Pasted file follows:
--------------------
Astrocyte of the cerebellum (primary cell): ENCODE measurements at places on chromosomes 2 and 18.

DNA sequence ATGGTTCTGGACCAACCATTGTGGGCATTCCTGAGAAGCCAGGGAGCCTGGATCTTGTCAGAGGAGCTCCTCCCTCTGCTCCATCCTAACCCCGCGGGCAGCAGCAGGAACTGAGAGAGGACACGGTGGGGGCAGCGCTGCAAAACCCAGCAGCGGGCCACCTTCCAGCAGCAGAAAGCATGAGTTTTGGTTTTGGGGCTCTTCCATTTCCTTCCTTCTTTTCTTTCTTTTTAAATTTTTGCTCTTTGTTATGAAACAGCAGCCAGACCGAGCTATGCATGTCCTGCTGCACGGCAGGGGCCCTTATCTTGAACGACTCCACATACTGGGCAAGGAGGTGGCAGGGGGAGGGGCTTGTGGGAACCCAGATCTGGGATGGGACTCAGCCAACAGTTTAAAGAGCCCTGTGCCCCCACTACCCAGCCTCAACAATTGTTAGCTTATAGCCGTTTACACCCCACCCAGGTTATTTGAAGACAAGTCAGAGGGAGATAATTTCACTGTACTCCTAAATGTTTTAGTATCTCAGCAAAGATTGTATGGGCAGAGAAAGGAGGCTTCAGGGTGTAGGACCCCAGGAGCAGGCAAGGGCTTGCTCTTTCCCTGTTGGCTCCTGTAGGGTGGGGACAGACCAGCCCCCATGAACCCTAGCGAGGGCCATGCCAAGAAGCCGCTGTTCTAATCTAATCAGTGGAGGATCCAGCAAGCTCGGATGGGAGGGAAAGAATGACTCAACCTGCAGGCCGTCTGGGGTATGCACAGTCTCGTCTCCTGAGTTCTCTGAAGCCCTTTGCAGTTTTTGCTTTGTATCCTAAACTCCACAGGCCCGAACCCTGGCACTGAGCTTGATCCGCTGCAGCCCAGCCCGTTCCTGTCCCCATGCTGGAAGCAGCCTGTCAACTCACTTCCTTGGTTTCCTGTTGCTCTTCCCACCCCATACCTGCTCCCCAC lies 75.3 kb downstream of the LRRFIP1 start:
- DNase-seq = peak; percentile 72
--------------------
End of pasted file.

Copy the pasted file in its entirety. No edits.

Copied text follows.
Astrocyte of the cerebellum (primary cell): ENCODE measurements at places on chromosomes 2 and 18.

DNA sequence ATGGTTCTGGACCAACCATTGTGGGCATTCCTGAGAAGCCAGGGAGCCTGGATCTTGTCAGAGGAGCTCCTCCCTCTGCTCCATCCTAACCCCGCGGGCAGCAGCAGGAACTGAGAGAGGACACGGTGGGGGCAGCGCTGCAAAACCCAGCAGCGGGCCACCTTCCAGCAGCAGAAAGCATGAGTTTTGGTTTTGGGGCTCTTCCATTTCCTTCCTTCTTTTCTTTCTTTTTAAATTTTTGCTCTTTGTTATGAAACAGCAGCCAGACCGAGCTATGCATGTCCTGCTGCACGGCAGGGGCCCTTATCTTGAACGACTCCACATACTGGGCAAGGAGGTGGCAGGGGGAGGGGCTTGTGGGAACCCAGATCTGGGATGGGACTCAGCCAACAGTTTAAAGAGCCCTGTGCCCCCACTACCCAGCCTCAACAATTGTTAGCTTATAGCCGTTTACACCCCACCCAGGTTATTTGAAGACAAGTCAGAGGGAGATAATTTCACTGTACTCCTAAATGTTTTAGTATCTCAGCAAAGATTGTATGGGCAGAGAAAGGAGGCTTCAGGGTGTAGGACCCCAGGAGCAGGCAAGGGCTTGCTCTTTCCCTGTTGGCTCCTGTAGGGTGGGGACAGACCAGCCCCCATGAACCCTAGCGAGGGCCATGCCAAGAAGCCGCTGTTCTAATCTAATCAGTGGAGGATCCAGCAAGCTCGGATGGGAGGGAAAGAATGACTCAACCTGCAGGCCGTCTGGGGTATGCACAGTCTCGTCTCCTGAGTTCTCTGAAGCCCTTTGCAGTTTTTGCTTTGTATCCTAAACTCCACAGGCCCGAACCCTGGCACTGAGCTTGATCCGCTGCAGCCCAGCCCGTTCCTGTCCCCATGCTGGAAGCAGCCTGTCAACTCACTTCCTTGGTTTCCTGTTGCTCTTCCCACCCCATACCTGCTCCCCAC lies 75.3 kb downstream of the LRRFIP1 start:
- DNase-seq = peak; percentile 72